DW: Right now it would probably be either RSA Europe or the Westminster eForum on building a safer cyberspace. Mainly as I’m attending both in person, during the same week, which is a rare thing indeed. The fact that it’s the same week as the Information Security Awards dinner and so I have an excuse to be in London is, of course, purely coincidental


Q. What types of stories or companies are likely to attract your attention this year?

DW: Anything with some actual content. I’ve developed a mental filter for stories which are actually nothing but marketing with some current affairs trousers on.

Q. How many interviews do you do per week?

DW: Depends what you mean by interview? If ’email someone for some follow up comment on a story or for a feature I’m writing’ then probably anything up to a dozen per week. If you mean ‘shaking hands and wearing a suit while smiling at a stranger’ then I probably do a dozen in a decade!

Q. What’s the best way to pitch a story to you? Email? Phone? Twitter? By mail?

DW: Email. Always email. I’m actually phone-a-phobic. Yes, I invented that word and probably the syndrome it describes, but ever since I discovered email and the Internet back in the late eighties I have been slowly developing a hatred for telephone conversations. They take too long, require me to be polite when I don’t want to and rarely lead to anything particularly productive. In fact, I no longer have a telephone number of any sort on my business card, just my email and web.

Twitter is also OK, as I check that almost as often as my email.

However, a pitch in 140 characters is going to be pretty crappy…

Q. Who is worth listening to?

DW: Anyone with something to say. Which usually means not the director of marketing EMEA that the PR wants you to listen to but the researcher who actually found the zero-day that company X is blabbing on about instead.

Q. What’s your favourite blog?

DW: My own, of course (www.happygeek.com) or less egocentrically and more seriously, I always read what Graham Cluley at Sophos (http://www.sophos.com/blogs/gc/) and Rik Ferguson at Trend Micro (http://countermeasures.trendmicro.eu/) have to say as they share my love of plain speaking and non-patronizing writing.

Q. What is your favourite piece of technology?

DW: Currently, the new Amazon Kindle 3. It does one thing and does it really well, despite the tech specs making it sound pants.

Q. What do you think is the most important development in IT security to date?

DW: Wow. That’s a big question. The answer, I would have to say, is awareness. Security is not a technology, it is a process. Once users are educated about the risks they face, then data security becomes doable!

Q. What is the best piece of advice for companies pitching stories?

DW: Give me something relevant, concise and current. If you can make it exclusive I will even have your babies.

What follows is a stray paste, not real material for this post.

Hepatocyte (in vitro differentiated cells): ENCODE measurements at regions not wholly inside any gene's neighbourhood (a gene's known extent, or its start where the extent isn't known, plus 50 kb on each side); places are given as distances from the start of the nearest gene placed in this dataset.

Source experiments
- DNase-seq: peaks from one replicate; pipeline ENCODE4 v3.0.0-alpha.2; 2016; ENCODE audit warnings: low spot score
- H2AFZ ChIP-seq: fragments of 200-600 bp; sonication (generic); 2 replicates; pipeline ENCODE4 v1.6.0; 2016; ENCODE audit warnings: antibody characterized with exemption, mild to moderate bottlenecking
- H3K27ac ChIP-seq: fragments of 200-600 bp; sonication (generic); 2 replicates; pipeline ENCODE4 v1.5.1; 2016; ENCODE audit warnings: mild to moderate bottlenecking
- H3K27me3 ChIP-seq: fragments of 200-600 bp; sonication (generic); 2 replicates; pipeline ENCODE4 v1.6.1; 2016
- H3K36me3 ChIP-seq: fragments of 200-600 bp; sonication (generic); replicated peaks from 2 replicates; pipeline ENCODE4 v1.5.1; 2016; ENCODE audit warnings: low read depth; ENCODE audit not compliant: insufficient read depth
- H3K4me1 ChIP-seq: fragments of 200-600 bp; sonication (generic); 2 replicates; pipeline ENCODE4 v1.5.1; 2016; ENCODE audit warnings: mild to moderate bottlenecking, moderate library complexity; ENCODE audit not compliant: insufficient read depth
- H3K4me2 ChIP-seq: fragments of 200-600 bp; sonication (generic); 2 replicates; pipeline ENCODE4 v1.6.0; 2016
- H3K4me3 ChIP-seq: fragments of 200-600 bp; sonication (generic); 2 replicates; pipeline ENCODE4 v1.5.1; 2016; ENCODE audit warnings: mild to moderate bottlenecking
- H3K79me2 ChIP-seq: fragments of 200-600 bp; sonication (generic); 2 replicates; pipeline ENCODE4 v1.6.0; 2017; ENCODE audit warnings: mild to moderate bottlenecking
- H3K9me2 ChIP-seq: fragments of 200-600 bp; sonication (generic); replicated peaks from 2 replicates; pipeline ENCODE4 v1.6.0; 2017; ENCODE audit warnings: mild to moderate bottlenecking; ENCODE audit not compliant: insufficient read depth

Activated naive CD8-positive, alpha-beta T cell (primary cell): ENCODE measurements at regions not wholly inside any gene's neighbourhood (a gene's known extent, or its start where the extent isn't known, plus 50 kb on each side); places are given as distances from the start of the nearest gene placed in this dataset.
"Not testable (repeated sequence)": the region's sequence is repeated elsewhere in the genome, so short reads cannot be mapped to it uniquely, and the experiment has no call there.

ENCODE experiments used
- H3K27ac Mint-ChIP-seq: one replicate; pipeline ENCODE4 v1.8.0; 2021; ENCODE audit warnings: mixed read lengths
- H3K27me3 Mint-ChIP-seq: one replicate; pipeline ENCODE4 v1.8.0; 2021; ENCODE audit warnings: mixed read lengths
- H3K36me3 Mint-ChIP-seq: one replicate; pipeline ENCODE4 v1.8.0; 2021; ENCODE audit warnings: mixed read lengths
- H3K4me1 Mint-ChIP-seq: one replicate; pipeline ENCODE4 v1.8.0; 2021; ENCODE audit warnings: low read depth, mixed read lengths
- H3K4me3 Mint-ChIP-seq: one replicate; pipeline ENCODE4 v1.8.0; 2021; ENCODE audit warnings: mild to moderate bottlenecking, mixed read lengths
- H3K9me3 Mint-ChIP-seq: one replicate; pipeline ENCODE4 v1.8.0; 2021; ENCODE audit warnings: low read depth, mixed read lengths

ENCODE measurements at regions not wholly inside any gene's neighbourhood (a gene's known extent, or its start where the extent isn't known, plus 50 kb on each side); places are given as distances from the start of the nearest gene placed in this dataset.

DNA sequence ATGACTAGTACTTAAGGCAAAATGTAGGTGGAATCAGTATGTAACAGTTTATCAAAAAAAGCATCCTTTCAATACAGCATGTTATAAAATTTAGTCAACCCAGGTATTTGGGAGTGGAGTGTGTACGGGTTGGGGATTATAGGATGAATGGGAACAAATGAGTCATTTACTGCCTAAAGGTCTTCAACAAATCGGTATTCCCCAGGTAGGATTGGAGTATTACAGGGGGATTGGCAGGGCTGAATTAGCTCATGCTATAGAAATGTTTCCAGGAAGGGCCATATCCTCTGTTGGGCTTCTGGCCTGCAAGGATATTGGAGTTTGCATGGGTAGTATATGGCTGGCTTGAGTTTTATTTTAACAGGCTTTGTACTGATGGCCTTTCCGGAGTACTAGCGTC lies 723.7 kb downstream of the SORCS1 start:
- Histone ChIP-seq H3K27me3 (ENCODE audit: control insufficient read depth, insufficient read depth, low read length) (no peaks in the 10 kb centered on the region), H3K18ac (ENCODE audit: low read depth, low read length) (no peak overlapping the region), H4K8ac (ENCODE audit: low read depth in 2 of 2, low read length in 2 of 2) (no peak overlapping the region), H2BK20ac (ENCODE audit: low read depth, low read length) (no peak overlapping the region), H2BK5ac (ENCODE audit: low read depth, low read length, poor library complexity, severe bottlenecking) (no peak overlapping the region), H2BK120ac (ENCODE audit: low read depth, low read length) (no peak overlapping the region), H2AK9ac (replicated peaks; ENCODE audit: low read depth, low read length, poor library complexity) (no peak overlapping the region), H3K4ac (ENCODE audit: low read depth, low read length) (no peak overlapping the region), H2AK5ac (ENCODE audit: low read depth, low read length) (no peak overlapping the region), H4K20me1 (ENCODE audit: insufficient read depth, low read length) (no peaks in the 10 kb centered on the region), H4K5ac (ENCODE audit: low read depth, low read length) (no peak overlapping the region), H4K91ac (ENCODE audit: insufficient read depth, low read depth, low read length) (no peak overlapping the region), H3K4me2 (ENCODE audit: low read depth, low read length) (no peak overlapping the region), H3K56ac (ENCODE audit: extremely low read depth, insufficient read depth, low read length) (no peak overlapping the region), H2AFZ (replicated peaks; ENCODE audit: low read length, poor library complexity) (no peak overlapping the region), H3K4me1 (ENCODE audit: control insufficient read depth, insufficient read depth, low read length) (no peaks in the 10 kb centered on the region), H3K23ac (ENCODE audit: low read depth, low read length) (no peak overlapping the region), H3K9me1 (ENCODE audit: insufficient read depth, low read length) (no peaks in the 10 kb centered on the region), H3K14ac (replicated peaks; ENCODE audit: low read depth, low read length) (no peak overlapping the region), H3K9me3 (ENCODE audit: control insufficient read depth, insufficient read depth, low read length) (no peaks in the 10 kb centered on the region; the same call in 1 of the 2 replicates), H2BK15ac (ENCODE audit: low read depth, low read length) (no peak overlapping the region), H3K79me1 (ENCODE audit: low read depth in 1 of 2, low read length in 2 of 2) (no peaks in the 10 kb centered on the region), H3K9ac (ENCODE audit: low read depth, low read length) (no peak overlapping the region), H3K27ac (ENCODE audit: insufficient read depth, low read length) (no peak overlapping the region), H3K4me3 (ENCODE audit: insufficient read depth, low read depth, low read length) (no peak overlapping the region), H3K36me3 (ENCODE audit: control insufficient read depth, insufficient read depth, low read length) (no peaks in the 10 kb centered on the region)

Q. What was the best press trip you’ve ever been on? Worst? Why?

DW: Best? Probably the launch of a communications satellite many years ago. Why? A handful of journalists from across Europe (literally) were flown on a DC10 alongside a handful of directors and government bigwigs (the plane was chartered, nobody else on board) to stay in a Disneyland hotel in Florida. We got VIP access to NASA, watched the launch from alongside the people who built the satellite and the rocket taking it up there, and got to talk to some of the biggest nerds on the planet. Perfect!

Worst? A mobile phone launch in Portofino which should have been idyllic but ended up being a nightmarish vision of late flights, late buses, hurried dinners and being rushed from one conference room to another. With no time to rest, the press conference itself was awash with wasted journos unable to ask a sensible question between them.

Q.  What’s your favourite restaurant?

DW: Easy. Le Gavroche, closely followed by The Fat Duck.

Q. Are you a social media lover? Which ones are you on? FB? LinkedIn? Twitter?

DW: Oh yes. The answer is all of the above 🙂

Q. Tell us something no-one knows about you?

DW: I turned down the opportunity to have a speaking role in the movie ‘Hackers’ in favour of attending a computer gaming conference instead!

Q. Do you have any unusual or unexpected hobbies/interests?

DW: I collect retro gaming hardware and tattoos with equal voracity. I’m a huge Rugby Union fan (go Leicester Tigers) and enjoy mixed martial arts.

Q. Do you have a claim to fame?

DW: I appeared as an extra in the Judge Dredd movie…


One comment

  1. […] Congratulations to the winners and the runners-up – PS interview with overall winner (We did predict this inadvertently ) here: […]

Leave a Reply

Fill in your details below or click an icon to log in:

WordPress.com Logo

You are commenting using your WordPress.com account. Log Out /  Change )

Google+ photo

You are commenting using your Google+ account. Log Out /  Change )

Twitter picture

You are commenting using your Twitter account. Log Out /  Change )

Facebook photo

You are commenting using your Facebook account. Log Out /  Change )


Connecting to %s

%d bloggers like this: